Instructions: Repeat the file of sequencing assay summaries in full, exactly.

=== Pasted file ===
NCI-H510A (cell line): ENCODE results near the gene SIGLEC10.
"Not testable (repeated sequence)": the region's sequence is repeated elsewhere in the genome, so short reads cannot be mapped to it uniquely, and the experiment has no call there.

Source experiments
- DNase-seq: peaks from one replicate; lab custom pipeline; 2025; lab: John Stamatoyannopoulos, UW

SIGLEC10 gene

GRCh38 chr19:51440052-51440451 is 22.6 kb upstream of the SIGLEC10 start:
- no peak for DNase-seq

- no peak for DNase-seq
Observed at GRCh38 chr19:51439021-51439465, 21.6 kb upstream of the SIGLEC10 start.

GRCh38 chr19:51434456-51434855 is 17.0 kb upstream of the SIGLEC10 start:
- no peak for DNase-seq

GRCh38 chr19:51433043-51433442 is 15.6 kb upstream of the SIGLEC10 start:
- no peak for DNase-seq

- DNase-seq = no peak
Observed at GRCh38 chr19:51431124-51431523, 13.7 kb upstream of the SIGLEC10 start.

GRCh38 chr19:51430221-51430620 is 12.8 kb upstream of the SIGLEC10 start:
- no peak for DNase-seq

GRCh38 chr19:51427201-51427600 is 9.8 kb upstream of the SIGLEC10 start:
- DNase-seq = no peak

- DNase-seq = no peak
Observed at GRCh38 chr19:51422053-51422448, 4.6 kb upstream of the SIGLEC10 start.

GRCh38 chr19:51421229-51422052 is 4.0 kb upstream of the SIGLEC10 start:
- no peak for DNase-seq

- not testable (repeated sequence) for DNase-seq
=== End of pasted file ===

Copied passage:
NCI-H510A (cell line): ENCODE results near the gene SIGLEC10.
"Not testable (repeated sequence)": the region's sequence is repeated elsewhere in the genome, so short reads cannot be mapped to it uniquely, and the experiment has no call there.

Source experiments
- DNase-seq: peaks from one replicate; lab custom pipeline; 2025; lab: John Stamatoyannopoulos, UW

SIGLEC10 gene

GRCh38 chr19:51440052-51440451 is 22.6 kb upstream of the SIGLEC10 start:
- no peak for DNase-seq

- no peak for DNase-seq
Observed at GRCh38 chr19:51439021-51439465, 21.6 kb upstream of the SIGLEC10 start.

GRCh38 chr19:51434456-51434855 is 17.0 kb upstream of the SIGLEC10 start:
- no peak for DNase-seq

GRCh38 chr19:51433043-51433442 is 15.6 kb upstream of the SIGLEC10 start:
- no peak for DNase-seq

- DNase-seq = no peak
Observed at GRCh38 chr19:51431124-51431523, 13.7 kb upstream of the SIGLEC10 start.

GRCh38 chr19:51430221-51430620 is 12.8 kb upstream of the SIGLEC10 start:
- no peak for DNase-seq

GRCh38 chr19:51427201-51427600 is 9.8 kb upstream of the SIGLEC10 start:
- DNase-seq = no peak

- DNase-seq = no peak
Observed at GRCh38 chr19:51422053-51422448, 4.6 kb upstream of the SIGLEC10 start.

GRCh38 chr19:51421229-51422052 is 4.0 kb upstream of the SIGLEC10 start:
- no peak for DNase-seq

- not testable (repeated sequence) for DNase-seq